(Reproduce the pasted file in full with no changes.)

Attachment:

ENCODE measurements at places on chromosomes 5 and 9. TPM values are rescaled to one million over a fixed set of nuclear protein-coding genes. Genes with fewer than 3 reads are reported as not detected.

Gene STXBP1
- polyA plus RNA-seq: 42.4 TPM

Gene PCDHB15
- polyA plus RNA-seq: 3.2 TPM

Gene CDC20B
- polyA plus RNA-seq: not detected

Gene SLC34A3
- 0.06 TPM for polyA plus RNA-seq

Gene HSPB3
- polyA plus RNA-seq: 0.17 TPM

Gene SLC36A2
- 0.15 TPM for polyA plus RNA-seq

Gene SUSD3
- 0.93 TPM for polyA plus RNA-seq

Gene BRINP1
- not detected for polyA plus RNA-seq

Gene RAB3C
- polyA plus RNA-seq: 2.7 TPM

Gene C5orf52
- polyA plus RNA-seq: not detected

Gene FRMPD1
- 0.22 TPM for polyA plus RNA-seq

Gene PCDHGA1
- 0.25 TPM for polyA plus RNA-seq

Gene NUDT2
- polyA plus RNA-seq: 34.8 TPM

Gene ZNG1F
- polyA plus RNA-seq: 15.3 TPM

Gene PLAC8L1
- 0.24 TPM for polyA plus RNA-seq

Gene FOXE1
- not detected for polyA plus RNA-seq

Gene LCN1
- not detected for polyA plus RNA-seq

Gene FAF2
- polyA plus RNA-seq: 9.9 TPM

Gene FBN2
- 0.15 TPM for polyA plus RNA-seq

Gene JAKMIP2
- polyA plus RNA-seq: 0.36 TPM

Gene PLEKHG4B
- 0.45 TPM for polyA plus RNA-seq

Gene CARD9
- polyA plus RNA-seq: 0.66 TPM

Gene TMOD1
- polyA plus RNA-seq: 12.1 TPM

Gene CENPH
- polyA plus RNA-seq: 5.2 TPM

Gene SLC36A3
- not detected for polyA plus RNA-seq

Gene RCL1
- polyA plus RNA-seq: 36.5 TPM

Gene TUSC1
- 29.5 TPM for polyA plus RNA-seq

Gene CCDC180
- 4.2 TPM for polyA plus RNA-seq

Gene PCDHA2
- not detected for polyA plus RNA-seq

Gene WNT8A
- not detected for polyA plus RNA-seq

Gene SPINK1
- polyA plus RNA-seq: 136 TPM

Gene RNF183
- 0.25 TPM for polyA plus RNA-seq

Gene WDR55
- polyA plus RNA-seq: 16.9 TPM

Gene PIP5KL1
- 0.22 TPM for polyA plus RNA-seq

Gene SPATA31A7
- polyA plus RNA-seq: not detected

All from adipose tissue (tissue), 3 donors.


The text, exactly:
ENCODE measurements at places on chromosomes 5 and 9. TPM values are rescaled to one million over a fixed set of nuclear protein-coding genes. Genes with fewer than 3 reads are reported as not detected.

Gene STXBP1
- polyA plus RNA-seq: 42.4 TPM

Gene PCDHB15
- polyA plus RNA-seq: 3.2 TPM

Gene CDC20B
- polyA plus RNA-seq: not detected

Gene SLC34A3
- 0.06 TPM for polyA plus RNA-seq

Gene HSPB3
- polyA plus RNA-seq: 0.17 TPM

Gene SLC36A2
- 0.15 TPM for polyA plus RNA-seq

Gene SUSD3
- 0.93 TPM for polyA plus RNA-seq

Gene BRINP1
- not detected for polyA plus RNA-seq

Gene RAB3C
- polyA plus RNA-seq: 2.7 TPM

Gene C5orf52
- polyA plus RNA-seq: not detected

Gene FRMPD1
- 0.22 TPM for polyA plus RNA-seq

Gene PCDHGA1
- 0.25 TPM for polyA plus RNA-seq

Gene NUDT2
- polyA plus RNA-seq: 34.8 TPM

Gene ZNG1F
- polyA plus RNA-seq: 15.3 TPM

Gene PLAC8L1
- 0.24 TPM for polyA plus RNA-seq

Gene FOXE1
- not detected for polyA plus RNA-seq

Gene LCN1
- not detected for polyA plus RNA-seq

Gene FAF2
- polyA plus RNA-seq: 9.9 TPM

Gene FBN2
- 0.15 TPM for polyA plus RNA-seq

Gene JAKMIP2
- polyA plus RNA-seq: 0.36 TPM

Gene PLEKHG4B
- 0.45 TPM for polyA plus RNA-seq

Gene CARD9
- polyA plus RNA-seq: 0.66 TPM

Gene TMOD1
- polyA plus RNA-seq: 12.1 TPM

Gene CENPH
- polyA plus RNA-seq: 5.2 TPM

Gene SLC36A3
- not detected for polyA plus RNA-seq

Gene RCL1
- polyA plus RNA-seq: 36.5 TPM

Gene TUSC1
- 29.5 TPM for polyA plus RNA-seq

Gene CCDC180
- 4.2 TPM for polyA plus RNA-seq

Gene PCDHA2
- not detected for polyA plus RNA-seq

Gene WNT8A
- not detected for polyA plus RNA-seq

Gene SPINK1
- polyA plus RNA-seq: 136 TPM

Gene RNF183
- 0.25 TPM for polyA plus RNA-seq

Gene WDR55
- polyA plus RNA-seq: 16.9 TPM

Gene PIP5KL1
- 0.22 TPM for polyA plus RNA-seq

Gene SPATA31A7
- polyA plus RNA-seq: not detected

All from adipose tissue (tissue), 3 donors.